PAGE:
Sustainability and Safety Don't Have to Cost an Arm and a Leg

Too often in business, safety and sustainability are seen as afterthoughts. They are seen as an extra cost, something ancillary to the real practice of business, and so investing in them is put on the backburner. However, this attitude, persistent as it may be, is the wrong one to have.

Why should I care about safety and sustainability?

When businesses take stock of what they need, they would do well to learn from Maslow’s hierarchy. According to Maslow’s theory from the 1940s, safety and health are two of our most basic needs. As a result, when the safety and the health of employees and the planet are not invested in, when those basic needs are ignored, disaster usually follows. The two warehouse explosions in China and the recent forest fires in Indonesia are both examples of how unsafe business practice is often linked with unsustainable business practice.

This sad narrative of danger for employees leading to danger for the planet, and vice versa, plays out on a larger scale too. In the US, the four highest polluting states by carbon emissions per capita are also the four states with the highest workplace fatalities per 100,000 workers. North Dakota, Wyoming, West Virginia, and Alaska are those four states where businesses have learnt the hard way how connected these two issues are.

So what can I do?

It’s never easy to make an unsafe business safe or an unsustainable business sustainable, but the hard work is worth it. Just as unsustainability and danger lead to each other, so too do safety and sustainability. Improving one helps to improve the other and this positive feedback loop improves profits too. It’s common sense, but it’s also backed up by hard data.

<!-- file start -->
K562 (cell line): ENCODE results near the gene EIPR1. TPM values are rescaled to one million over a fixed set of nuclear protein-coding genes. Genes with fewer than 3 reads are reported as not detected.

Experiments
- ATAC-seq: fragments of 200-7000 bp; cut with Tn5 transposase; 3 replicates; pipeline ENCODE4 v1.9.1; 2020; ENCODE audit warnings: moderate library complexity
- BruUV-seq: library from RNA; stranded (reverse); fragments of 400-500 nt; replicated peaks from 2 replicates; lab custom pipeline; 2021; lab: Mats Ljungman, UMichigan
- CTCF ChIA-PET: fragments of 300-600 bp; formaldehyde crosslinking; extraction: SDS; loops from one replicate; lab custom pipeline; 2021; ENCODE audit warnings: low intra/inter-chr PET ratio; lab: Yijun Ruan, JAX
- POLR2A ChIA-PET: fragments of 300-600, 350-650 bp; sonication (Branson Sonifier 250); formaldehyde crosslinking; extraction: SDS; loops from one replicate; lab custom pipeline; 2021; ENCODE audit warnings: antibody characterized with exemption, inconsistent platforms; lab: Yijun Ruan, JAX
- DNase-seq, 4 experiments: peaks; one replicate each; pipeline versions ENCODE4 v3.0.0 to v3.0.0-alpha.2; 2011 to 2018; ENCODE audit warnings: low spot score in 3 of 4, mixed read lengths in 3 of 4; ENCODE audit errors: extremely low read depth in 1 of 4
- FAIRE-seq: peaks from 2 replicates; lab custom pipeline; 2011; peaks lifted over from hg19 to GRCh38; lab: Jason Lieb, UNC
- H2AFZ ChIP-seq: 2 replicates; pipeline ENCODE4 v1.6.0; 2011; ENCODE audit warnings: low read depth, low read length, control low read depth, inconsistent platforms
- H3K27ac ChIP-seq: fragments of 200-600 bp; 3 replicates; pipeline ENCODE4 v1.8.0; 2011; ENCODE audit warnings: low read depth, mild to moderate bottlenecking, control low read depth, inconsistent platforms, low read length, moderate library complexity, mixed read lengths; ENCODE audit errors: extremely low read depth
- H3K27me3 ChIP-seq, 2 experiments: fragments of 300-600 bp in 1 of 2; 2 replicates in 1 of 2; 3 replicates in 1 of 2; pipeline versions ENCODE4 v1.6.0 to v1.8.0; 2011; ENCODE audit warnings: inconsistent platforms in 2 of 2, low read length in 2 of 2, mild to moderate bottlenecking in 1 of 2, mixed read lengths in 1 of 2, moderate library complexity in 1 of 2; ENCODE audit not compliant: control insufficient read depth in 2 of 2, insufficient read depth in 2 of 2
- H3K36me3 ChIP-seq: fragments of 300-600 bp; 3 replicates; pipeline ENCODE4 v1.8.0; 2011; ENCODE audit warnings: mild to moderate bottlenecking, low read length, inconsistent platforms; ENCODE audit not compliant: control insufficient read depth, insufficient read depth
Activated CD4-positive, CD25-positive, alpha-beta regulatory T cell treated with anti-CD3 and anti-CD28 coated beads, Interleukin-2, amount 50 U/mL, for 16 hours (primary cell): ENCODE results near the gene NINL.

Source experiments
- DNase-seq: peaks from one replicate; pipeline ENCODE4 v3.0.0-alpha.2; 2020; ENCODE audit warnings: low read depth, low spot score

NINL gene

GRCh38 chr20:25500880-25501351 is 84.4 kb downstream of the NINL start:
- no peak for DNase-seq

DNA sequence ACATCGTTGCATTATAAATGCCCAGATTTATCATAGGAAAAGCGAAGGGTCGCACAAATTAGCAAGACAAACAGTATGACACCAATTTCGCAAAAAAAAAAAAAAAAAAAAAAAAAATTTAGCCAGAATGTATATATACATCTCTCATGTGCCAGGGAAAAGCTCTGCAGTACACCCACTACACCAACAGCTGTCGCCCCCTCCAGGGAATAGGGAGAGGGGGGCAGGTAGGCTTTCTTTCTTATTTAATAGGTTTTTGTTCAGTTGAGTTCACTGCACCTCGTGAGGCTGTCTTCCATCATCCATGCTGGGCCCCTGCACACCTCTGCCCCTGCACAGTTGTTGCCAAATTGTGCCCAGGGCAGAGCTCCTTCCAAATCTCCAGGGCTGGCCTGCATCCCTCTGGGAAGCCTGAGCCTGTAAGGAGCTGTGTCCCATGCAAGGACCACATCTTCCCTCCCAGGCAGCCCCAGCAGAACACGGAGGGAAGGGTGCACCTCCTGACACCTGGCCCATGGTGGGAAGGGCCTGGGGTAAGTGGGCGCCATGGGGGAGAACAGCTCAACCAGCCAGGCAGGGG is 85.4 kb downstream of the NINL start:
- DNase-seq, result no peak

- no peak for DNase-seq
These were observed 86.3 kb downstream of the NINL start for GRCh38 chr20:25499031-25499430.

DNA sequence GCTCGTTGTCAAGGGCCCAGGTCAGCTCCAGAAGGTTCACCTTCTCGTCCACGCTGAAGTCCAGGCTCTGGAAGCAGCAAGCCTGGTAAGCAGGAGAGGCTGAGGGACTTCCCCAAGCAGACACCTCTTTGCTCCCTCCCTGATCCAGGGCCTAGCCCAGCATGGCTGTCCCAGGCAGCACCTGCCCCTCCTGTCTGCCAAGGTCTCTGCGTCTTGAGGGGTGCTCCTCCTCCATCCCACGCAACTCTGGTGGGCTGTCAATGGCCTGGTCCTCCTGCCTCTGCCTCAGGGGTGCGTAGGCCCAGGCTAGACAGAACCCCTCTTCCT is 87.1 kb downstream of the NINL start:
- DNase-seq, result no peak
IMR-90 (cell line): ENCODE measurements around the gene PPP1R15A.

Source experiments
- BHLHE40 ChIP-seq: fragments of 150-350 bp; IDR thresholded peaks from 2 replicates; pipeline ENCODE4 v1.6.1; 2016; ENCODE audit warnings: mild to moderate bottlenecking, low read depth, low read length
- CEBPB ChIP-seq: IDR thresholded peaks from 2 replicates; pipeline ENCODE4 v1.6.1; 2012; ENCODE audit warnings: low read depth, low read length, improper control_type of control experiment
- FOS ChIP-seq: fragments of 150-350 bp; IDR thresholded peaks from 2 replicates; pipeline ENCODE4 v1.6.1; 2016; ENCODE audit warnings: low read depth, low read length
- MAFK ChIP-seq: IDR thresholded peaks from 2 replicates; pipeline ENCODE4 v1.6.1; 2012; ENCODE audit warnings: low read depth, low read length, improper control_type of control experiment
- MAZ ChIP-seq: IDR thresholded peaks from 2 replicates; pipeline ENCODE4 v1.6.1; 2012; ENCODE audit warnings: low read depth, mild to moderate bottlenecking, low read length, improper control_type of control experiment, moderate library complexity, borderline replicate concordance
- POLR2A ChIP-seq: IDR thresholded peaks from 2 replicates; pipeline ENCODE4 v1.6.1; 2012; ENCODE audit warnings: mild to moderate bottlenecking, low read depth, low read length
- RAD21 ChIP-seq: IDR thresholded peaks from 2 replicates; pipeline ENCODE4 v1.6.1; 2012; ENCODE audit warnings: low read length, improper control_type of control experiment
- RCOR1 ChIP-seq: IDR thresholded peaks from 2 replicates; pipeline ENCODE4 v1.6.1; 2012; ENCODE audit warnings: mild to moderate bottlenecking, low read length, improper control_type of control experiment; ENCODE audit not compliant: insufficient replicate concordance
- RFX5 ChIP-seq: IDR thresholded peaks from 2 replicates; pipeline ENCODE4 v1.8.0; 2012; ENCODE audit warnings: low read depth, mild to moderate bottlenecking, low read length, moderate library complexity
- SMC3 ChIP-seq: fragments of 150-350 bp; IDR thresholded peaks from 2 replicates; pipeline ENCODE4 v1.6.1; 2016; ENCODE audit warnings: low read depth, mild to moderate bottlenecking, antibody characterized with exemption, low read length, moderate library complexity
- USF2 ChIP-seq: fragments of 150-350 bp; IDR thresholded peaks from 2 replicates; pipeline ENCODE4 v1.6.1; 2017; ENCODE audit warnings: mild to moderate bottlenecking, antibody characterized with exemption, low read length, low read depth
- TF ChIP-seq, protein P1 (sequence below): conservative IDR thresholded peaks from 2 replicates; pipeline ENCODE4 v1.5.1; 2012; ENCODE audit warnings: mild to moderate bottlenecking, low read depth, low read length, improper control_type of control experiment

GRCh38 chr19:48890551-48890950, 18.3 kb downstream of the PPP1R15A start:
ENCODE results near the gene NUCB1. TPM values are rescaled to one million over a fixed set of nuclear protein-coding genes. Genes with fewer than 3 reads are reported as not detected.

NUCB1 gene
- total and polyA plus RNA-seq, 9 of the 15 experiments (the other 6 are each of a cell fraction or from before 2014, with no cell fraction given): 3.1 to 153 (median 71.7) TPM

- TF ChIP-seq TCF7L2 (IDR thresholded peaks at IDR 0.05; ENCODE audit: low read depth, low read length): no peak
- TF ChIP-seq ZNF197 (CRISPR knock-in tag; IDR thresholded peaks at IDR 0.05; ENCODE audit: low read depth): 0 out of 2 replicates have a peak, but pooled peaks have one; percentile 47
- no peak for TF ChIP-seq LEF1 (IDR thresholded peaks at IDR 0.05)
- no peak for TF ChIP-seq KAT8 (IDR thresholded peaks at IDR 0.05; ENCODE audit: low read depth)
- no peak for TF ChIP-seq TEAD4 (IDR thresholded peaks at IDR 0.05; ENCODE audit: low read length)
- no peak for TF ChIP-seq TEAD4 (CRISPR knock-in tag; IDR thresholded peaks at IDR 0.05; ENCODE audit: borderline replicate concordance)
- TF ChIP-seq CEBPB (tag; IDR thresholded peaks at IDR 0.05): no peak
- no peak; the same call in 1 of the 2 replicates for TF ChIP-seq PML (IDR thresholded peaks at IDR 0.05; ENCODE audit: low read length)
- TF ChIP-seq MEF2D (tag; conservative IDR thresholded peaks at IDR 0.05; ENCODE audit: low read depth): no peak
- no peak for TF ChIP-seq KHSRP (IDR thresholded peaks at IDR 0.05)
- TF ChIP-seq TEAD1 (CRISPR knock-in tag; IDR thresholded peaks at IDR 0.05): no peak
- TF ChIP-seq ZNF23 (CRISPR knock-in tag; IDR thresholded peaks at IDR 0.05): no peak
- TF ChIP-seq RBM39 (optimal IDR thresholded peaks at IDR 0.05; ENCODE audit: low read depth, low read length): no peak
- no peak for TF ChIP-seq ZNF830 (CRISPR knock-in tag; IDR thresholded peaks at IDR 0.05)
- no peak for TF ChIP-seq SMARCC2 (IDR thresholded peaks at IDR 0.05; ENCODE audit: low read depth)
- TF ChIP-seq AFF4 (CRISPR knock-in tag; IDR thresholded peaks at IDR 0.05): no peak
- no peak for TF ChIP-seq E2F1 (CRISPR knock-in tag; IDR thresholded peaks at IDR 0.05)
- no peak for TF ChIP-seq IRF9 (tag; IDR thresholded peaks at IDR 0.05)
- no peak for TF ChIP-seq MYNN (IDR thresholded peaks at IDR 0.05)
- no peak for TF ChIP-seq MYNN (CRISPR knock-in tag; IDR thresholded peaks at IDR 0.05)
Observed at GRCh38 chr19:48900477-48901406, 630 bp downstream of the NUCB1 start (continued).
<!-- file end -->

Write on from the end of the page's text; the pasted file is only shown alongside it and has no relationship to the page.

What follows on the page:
In the same way that the four most dangerous and biggest polluting US states are linked, the safest and lowest polluting states are also linked. The second and fifth least polluting states by carbon emissions per capita, New York and Rhode Island, are also the ones with the lowest workplace fatality rate per 100,000 workers. When a business looks after its staff better, it helps to look after the planet better too, and this eventually leads to bigger profits.

What do profits have to do with it?

OSHA calculate that the US loses $170 billion from injuries, illnesses, and deaths in the workplace… every year. They also claim that for every $1 invested in safety, businesses can save $4 – $6 in compensation costs and all of the other costs related to running a dangerous business. As for sustainability, a study by the nonprofit CDP indicates that companies who take climate change into account in their business model receive an 18% higher return on their investment than companies who do not. Moreover, these same companies have returns which are 67% more than companies who do not disclose their emissions.

Of course, even without the data, the connection between safety, sustainability, and profitability is blindingly obvious. With the Paris climate talks and our increasing awareness of dangerous workplaces, individuals and large corporate bodies are less likely to invest in companies that are careless about their staff and the environment. This carelessness suggests that they will also be careless with their money, and the studies show us that this is indeed the case.

Businesses are learning that spending money on safety and sustainability is an investment worth making. The costs are massively outweighed by the potential benefits, and making companies realise this will help to create a healthier planet and healthier workforce.

Justin O’Sullivan is a business writer, safety expert, and the owner of Storage Equipment Experts. As a certified SEMA racking inspector, he provides pallet racking inspections and racking inspection training to warehouses across the United Kingdom.

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